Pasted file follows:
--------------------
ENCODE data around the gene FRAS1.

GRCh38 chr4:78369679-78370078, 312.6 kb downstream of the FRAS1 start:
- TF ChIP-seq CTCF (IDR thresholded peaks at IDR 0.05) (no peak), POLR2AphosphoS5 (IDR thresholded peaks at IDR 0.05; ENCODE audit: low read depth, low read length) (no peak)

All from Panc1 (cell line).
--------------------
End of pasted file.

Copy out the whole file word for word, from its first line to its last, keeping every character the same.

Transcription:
ENCODE data around the gene FRAS1.

GRCh38 chr4:78369679-78370078, 312.6 kb downstream of the FRAS1 start:
- TF ChIP-seq CTCF (IDR thresholded peaks at IDR 0.05) (no peak), POLR2AphosphoS5 (IDR thresholded peaks at IDR 0.05; ENCODE audit: low read depth, low read length) (no peak)

All from Panc1 (cell line).